Having a "full crawl" process is useful in many cases. For instance :
- A problem occured and a full re-crawling is needed
- It is imperative to ensure that all data is properly indexed
A common practice is to run this process weekly.
However, it can be time consuming. A lighter alternative is an incremental crawl process, which only crawls recently modified data.
A common practice is to write a dedicated crawl process that uses an SQL query patterned after the full one, but with a slight addition. A
WHERE clause is used to restrict results.
WHERE clause must be applied on a field in which the date of last modification (or the date of creation) is stored for each row. For instance, assume an
articles tab with a
datetime field called
date_modification. We could use this SQL query:
SELECT title, author, content, date_modification FROM articles WHERE date_modification > subdate(CURRENT_DATE, 1)
This example uses the MySQL function
subdate. This function can be used to subtract a number of days from a particular date. The MySQL constant
CURRENT_DATE is, unsurprisingly, equal to the current date. Thus,
subdate(CURRENT_DATE, 1) is SQLese for "one day ago".
Thus, this query will retrieve every row modified during the last day.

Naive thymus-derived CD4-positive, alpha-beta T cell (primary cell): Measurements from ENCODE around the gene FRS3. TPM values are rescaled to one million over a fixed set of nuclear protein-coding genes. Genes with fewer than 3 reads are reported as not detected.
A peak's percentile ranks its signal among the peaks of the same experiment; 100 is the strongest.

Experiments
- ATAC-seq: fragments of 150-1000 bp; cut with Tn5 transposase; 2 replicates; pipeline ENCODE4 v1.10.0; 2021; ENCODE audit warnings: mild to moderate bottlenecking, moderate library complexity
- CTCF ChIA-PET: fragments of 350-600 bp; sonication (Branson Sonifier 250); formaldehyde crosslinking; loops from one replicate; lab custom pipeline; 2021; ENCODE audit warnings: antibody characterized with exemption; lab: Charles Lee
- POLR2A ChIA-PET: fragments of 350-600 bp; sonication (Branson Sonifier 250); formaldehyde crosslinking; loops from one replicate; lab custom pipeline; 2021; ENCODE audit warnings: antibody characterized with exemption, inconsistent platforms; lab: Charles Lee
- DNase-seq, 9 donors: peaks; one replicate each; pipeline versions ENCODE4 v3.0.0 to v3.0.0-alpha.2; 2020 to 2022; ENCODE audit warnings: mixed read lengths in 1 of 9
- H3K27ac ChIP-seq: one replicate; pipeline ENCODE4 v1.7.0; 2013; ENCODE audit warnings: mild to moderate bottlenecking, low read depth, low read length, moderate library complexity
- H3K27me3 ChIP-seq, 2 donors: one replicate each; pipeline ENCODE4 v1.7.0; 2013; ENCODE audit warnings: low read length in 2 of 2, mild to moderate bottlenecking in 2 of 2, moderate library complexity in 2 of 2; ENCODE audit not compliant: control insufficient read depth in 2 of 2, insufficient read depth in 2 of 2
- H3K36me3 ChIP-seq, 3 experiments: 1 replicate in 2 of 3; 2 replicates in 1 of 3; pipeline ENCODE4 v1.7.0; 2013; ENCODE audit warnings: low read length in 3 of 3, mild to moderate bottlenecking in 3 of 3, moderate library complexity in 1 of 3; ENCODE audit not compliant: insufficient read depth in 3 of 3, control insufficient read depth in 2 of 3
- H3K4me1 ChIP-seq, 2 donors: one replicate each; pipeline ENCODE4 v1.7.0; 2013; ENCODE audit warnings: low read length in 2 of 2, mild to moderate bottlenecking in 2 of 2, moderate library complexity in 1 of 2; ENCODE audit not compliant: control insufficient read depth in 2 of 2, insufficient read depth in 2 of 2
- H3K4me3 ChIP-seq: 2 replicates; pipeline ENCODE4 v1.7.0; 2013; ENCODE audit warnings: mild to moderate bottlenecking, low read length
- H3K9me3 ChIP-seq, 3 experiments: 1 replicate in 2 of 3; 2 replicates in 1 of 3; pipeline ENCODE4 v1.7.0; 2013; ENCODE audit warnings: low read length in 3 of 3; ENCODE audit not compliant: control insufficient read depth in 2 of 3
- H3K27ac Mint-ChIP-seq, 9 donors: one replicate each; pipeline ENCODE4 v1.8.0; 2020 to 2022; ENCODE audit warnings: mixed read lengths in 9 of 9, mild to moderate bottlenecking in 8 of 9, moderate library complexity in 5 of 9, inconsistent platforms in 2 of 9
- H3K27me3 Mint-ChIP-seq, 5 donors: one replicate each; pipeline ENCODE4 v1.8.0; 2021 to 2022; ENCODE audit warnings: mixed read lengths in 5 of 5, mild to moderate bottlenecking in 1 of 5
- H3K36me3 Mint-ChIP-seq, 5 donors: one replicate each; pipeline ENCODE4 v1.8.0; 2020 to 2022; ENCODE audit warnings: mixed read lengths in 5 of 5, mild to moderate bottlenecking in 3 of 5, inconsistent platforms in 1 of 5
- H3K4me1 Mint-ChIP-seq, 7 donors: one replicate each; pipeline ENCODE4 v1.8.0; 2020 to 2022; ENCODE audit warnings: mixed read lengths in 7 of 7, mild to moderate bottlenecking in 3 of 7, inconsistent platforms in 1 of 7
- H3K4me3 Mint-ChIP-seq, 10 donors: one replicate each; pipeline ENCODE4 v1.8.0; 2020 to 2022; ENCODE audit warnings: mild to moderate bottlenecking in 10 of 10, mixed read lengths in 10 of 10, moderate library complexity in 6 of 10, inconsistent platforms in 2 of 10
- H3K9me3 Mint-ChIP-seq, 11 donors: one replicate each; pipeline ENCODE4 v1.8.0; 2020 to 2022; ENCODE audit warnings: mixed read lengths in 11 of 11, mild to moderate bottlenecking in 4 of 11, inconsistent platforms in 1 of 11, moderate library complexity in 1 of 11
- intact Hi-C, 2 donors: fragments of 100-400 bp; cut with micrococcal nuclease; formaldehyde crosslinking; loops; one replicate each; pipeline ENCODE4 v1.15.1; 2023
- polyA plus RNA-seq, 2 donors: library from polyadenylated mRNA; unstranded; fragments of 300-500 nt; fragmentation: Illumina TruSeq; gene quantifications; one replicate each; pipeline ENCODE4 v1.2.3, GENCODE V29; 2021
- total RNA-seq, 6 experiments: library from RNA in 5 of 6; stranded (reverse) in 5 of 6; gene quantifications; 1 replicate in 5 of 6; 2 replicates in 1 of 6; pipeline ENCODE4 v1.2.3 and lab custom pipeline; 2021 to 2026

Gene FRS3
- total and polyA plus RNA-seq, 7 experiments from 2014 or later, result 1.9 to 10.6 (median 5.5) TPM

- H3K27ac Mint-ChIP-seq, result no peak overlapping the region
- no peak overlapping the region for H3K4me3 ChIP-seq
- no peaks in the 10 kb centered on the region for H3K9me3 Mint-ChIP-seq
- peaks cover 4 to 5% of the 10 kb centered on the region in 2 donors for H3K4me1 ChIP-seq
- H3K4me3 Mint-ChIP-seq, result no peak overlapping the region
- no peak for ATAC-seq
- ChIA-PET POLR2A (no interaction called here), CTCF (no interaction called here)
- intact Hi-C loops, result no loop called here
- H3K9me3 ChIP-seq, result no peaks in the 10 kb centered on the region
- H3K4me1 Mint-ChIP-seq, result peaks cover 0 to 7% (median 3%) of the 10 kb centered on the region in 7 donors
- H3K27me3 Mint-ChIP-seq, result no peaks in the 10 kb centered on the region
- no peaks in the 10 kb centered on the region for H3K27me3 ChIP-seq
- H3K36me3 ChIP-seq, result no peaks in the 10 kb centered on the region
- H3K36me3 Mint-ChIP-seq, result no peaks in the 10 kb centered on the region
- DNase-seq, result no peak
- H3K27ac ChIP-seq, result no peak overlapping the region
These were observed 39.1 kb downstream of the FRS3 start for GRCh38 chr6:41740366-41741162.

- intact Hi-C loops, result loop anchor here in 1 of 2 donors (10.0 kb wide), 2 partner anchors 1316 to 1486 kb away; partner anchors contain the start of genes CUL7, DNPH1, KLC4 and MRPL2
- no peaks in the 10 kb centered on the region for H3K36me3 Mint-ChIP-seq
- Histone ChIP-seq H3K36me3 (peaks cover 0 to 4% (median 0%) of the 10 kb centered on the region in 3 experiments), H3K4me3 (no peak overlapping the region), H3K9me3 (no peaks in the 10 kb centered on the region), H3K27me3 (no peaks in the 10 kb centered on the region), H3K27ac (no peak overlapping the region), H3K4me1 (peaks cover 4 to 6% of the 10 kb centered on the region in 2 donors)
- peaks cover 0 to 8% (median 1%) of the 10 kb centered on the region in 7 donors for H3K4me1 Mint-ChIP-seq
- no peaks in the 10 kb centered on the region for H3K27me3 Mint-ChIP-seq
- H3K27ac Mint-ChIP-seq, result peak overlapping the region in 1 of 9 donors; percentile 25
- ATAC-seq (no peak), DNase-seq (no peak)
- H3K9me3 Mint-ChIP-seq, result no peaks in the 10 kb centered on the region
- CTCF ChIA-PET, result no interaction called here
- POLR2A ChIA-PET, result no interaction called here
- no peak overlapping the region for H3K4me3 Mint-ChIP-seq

This example crawl process could be run daily.
Cloning a "full" process to derive an "incremental" process can lead to difficulties - as each modification in a process should be immediately echoed in the other. Therefore, the practice explained above may not be suitable.
Thankfully, OpenSearchServer offers its Scheduler and its variables. We can use this for an unified crawl process where SQL Query uses one such variable, for instance:
SELECT title, author, content, date_modification FROM articles %whereClause%
Two Scheduler jobs using the
Database crawler - run task then get created:
- In the first job the variable
%whereClause%is replaced by "nothing" (
- In the second job the variable is replaced by
WHERE date_modification > subdate(CURRENT_DATE, 1)(
whereClause=WHERE date_modification > subdate(CURRENT_DATE, 1))
Read the How to use variables with the Database Crawler page for more.